Expect bumps in the road: Hiking the trail is not easy for Cheryl. She is willing to suffer whatever comes her way to make it to the end of the trail. There is the extreme heat, the snow that blocks part of the trail, the loneliness, the fear of being attacked or molested by animals or untrustworthy men. She contends with boots that were too small and then no boots at all, for a portion of the hike. She underestimates how much cash to bring. But she endures and does not give up. When you are in career transition, there are going to be some rough patches. The important part is to keep your eye on the path ahead of you, not behind you. If you continue to move forward despite obstacles and challenges, you will eventually end up in the place you want to be.

Endurance makes you stronger: Cheryl's endurance is astounding. She gets through the ordeal mostly by her own determination and persistence. Like the main character in "The Alchemist," Cheryl is on a pilgrimage, a purifying kind of journey. They say that what doesn't kill us makes us stronger. I would add that it is important for that thing to be a healthy kind of challenge. For Cheryl this journey was about recovery from addiction and a self-destructive lifestyle. If you are in career transition and looking to finally have a career you love, you already endured the worst of it. You put in your time, you discovered what didn't make you happy; now it's time to take what you learned from having endured that miserable time and put those lessons to use. If there were aspects of your life you were not able to manage or if you feel you failed, that is a good lesson to learn, too. It helps you to know what you are capable of doing and what you are not meant to do. You owe it to yourself to not give up on yourself, or your vision.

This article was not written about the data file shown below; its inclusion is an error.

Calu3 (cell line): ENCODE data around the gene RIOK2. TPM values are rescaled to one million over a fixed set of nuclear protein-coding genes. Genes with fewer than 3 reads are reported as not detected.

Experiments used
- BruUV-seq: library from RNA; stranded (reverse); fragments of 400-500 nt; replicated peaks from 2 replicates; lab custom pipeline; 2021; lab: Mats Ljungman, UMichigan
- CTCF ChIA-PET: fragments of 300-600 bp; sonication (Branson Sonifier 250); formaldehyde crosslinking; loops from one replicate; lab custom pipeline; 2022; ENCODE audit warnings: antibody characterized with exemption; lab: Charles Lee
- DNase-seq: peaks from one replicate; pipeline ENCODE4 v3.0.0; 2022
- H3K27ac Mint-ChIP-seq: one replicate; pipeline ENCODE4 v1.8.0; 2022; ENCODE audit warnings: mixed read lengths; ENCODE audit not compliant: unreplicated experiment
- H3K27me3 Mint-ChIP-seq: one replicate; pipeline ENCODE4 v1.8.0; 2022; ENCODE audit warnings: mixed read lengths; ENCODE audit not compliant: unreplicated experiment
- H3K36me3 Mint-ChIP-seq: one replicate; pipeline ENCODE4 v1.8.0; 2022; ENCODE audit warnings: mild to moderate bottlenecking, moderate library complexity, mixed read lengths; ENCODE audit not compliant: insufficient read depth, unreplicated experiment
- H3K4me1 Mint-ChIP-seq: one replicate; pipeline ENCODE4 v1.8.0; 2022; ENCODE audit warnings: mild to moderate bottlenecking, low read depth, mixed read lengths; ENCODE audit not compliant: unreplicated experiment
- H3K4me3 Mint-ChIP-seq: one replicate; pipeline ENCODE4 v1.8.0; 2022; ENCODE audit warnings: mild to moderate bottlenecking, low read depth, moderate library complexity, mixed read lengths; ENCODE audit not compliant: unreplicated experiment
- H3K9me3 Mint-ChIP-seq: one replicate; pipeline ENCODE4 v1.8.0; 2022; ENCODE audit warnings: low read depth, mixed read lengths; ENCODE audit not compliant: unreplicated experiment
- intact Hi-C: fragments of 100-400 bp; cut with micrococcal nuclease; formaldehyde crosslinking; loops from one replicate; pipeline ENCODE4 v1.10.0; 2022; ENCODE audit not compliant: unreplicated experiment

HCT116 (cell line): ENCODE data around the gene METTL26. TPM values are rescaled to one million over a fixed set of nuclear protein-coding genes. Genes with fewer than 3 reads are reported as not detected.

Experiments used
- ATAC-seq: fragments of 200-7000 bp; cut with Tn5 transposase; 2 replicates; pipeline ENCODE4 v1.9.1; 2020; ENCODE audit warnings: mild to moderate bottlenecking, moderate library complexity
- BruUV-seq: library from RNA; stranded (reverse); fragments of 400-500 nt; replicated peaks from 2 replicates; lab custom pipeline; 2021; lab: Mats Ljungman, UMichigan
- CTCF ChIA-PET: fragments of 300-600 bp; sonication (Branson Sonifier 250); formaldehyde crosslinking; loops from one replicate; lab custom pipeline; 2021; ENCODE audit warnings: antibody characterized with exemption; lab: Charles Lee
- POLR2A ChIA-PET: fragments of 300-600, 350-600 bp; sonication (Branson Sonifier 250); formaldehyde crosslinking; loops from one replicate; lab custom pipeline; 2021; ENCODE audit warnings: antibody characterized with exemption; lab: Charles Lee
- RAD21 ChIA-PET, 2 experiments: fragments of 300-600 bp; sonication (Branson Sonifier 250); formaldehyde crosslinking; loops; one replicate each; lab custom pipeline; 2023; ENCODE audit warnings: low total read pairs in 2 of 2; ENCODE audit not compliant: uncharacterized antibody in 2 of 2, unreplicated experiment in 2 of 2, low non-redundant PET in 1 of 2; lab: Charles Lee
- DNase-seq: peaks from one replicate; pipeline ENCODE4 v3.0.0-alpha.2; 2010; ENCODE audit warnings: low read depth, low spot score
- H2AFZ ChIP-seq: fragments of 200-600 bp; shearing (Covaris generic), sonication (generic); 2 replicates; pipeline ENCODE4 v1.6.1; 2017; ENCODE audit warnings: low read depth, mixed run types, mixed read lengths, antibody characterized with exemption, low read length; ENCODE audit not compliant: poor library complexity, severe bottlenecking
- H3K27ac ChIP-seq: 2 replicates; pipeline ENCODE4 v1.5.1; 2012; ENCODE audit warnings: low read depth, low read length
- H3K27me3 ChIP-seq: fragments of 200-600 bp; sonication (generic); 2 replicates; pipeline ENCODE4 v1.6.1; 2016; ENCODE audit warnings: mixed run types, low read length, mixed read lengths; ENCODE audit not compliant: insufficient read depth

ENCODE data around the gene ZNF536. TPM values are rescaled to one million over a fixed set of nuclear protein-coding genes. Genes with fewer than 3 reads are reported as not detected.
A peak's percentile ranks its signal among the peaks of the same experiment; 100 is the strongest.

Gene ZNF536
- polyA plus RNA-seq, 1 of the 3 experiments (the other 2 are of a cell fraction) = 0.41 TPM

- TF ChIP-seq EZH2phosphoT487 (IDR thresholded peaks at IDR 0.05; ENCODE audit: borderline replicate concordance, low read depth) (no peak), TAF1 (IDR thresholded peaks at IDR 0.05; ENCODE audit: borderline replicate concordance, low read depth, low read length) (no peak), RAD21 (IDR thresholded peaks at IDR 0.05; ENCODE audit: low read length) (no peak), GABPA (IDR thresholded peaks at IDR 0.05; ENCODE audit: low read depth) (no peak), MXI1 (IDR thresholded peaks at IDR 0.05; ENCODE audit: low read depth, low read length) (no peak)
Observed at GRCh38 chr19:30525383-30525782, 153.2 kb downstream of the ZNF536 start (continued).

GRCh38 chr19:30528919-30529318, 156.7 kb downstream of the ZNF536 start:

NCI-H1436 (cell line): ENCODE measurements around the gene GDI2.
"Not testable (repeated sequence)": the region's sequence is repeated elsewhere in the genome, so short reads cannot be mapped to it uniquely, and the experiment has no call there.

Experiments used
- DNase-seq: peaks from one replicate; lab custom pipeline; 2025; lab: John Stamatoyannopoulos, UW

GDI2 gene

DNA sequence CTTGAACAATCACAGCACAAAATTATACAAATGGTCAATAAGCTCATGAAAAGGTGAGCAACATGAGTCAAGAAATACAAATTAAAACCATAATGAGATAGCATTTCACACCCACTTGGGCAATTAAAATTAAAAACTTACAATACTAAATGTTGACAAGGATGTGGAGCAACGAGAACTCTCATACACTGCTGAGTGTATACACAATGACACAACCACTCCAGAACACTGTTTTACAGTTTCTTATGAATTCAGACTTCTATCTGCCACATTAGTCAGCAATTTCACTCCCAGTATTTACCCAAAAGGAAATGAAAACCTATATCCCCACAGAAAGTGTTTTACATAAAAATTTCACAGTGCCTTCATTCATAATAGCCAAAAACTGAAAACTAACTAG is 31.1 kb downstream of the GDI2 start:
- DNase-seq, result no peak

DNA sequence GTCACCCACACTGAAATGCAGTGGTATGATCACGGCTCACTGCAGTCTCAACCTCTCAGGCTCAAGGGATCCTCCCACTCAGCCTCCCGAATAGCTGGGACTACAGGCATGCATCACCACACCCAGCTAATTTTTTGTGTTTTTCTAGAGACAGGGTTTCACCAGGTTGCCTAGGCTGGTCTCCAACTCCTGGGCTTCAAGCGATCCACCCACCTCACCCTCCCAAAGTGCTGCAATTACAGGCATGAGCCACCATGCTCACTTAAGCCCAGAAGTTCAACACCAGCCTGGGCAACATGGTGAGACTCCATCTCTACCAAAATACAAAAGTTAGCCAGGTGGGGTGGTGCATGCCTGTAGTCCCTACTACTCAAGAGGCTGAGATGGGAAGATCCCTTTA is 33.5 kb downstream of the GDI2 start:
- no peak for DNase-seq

Willingness to receive help: Cheryl make this trek all on her own, and while hiking, she rarely teams up with anyone else on the trail. She hates to ask for help, which earns her the nickname: The Queen of the PCT. While it is admirable for Cheryl to stand on her own two feet and see her way through, there are times when we should be willing to put our burden down and let someone else carry it for us a little while. If only so that we can regain our strength. This isn't about giving up or showing weakness. It is about knowing when to relax and provide self-care. If all we do is run ourselves ragged, then we won't be of any use to ourselves or others who depend on us. While Cheryl loves to believe she doesn’t need or want anyone but herself, she discovers the opposite. She does eventually accept help from some of the other hikers she meets, which may have saved her life.

Don't worry about unexpected detours: Because of the areas of the trail that are snowed in, Cheryl decides to ride the bus to skip over a portion of the trail between Mt. Whitney to Sierra City. While her intention had been to hike almost the entire 2,663 miles of the PCT, she realizes that sometimes you have to accept unexpected detours. This applies to job seekers and those in career transition as well. You may receive some unexpected advice or opportunities or hit a wall and need to find a way around it. That's ok. It's part of life. The best thing to do is to not beat yourself up about it. 

Cheryl's heart is open to the possibility that there is more to life than simply making a living or finding one’s next meal. She knows she was meant for something more. She goes through this arduous hike to become who she needs to be. Later, as Dear Sugar, she is able help others who are going through trauma or feeling lost. It changes not only her life, but also the lives of those she touches.

This is a story about transformation through endurance. It is about the letting go of doubts. It is about having an unbreakable spirit. It is about saying a fond goodbye to events and people in one’s past that are gone or who no longer serve. It is about straying, finding your way back to yourself and giving yourself permission to do so.